The term neutrality is pervasive in the world of audio. We often use the word when describing a component or a system, and most audiophiles agree on the definition: A neutral component or system neither adds nor subtracts from the music it seeks to convey, allowing the signal to flow through unencumbered, faithfully reproducing whatever is in the recording. We’re all looking for that neutral component or system, but does it actually exist? 

In my view it isn’t possible for one to accurately assess neutrality, and even if you could would others agree with your findings? What sounds neutral to one person may not to the next? I believe neutrality is sort of a sliding scale and different for each listener, thus neutrality is a concept that can only be defined in a given system by a given listener.

Let us start at the beginning; the recorded music we look to reproduce. If we are to agree on a common definition of neutrality, we must have a recording that is absolutely faithful to the original event.

The making of a recording is a complex procedure involving a myriad of components, each adding at least a small amount of its own character. The equation is so complex that every single recording ever made differs from the next. No two recordings can offer the exact same reproduction of tone and timbre. Most importantly it is not possible for an audiophile to know if a recording is accurate. Here’s why. 

Recording the event -

  • Microphone – At the very beginning of the signal chain is the microphone. Are you aware that every microphone has a different sonic character? They do. Did you know that recording engineers select certain microphones based on their characters? They do. There is nothing wrong with this, but it clearly does imprint the recording with the personality of that device. There are dozens of microphones to choose from.
  • Placement – I’m sure you’d agree that microphone placement has a dramatic affect on the sound. Is it close miked or is it distant? Are they high above the audience or very close to the performers on stage?
  • Cable – Most audiophiles believe cables sound different. Microphone cables affect the sound too. Do all engineers employ the same cables? No.
  • Mixing console – Most recordings employ multiple microphones, requiring a mixing console to blend them together. As you might imagine, this complex electronic device imparts some measure of its own “flavor.”
  • Venue – I think we’d all agree that every venue has its own sonic signature. Whether it is an orchestra hall, night club, soundstage or studio, each imparts its own personality to music played/recorded there. Further, different seating locations within each of those environments offer dissimilar acoustics and sonic signature.  

Post recording processing -

  • Mixdown – After the recording session, engineers evaluate the recording in a studio, listening for anomalies in need of correction. Sometimes equalization, reverb or limiting is used to make the recording appropriate for transfer to CD or LP. Clearly these manipulations change the sound, taking it further from the original.
  • Mastering – A critical stage is transferring the master tape to either digital or analog mediums. Replay machines, mixing consoles, cables, cutting amplifiers, etc., all play a part in defining the final sound.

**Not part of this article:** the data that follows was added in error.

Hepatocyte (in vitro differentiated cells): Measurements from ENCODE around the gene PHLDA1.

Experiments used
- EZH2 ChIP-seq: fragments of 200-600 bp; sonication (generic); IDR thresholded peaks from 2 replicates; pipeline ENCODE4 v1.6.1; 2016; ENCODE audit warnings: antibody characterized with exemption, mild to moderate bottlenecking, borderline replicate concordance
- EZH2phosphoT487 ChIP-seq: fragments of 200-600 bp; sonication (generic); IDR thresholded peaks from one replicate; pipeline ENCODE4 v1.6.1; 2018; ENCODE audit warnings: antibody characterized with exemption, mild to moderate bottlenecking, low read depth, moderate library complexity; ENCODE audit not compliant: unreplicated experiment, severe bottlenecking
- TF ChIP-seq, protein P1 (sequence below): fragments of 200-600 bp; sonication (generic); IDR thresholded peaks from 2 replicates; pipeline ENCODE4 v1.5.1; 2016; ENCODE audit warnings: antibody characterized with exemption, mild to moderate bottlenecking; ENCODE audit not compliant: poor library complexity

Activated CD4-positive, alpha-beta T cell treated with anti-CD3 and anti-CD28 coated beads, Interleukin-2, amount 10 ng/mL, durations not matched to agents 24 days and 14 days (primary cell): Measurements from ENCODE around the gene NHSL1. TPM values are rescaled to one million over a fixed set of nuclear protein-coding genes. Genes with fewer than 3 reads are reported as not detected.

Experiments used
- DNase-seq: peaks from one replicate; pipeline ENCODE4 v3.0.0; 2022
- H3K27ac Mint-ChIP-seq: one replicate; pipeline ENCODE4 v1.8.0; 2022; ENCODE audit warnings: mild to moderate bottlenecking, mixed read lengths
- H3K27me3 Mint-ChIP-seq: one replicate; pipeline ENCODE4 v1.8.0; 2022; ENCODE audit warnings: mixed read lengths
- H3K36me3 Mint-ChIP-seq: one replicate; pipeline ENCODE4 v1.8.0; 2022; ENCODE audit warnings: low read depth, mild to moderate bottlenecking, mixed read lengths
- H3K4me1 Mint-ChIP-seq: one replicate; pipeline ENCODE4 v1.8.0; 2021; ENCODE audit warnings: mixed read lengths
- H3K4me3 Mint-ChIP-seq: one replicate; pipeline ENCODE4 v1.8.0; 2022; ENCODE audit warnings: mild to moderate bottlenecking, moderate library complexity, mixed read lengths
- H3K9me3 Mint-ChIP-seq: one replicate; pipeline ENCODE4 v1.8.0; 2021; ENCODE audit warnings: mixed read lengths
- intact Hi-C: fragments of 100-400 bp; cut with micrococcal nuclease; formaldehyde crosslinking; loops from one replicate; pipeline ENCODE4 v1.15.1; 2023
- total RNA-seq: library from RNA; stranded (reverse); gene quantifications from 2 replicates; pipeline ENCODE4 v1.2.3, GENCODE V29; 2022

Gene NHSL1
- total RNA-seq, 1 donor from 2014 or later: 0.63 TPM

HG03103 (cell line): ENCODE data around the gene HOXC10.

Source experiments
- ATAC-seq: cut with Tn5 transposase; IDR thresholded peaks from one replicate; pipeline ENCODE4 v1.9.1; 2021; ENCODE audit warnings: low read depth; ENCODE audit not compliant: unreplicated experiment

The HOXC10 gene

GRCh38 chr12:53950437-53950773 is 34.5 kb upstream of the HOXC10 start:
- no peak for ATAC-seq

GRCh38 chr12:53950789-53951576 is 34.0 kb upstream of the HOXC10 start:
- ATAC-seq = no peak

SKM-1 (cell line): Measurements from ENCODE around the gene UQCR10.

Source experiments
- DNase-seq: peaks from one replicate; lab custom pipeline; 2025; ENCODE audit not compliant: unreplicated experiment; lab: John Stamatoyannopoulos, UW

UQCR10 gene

• Presence – Bottom line, unless one was present at the recording and mastering sessions, how can we ever begin to understand how the finished product compares with the original. Simply put, it isn’t possible to use any recording as a benchmark for system accuracy.

Replay -

  • Room – A replay space affects the sound reproduced within and there is no way to eliminate the effect of the room. Size, shape, reflectivity, resonance, listening and speaker position; the list is endless. To take the room out of the equation we’d all have to agree to build exactly the same rooms, from precisely the same materials, furnish it in the same way and agree to place the speakers and listening position the same.
  • Hearing and Listening Preferences – We all hear differently – both from a physiological and a psychological perspective. No two individuals perceive sound exactly the same. Our ability to hear different frequencies at the same level of sensitivity varies widely and is different for each listener. Further, I believe psychological factors come into play. Each of us tend to focus on specific characteristics of the performance that help us to connect to the sprit of the music. While some focus on tonality, others cue in to timbre and still others become immersed in sound space while some queue in on pace or timing.

Can any system ever be a perfect conduit for all these facets? In my opinion, the answer is no. Considering all the variables listed above, I ask; how can we adjudge, and arrive at a universally accepted definition of neutrality? I don’t believe we can, but frankly, I honestly don’t think it matters.  

Too much emphasis is placed on reaching the holy grail of neutrality. The pursuit of technical correctness often obscures more important aims. After all what is the audio hobby all about? What is the goal of reproduced music in the home? As music lovers we seek to bring into our living room the emotion of music, to enjoy and appreciate the connection to the composer’s or songwriter’s intent. What it takes to complete that union differs for each of us, but whatever that specific characteristic is, matters not. The point is that the individual finds it in his system.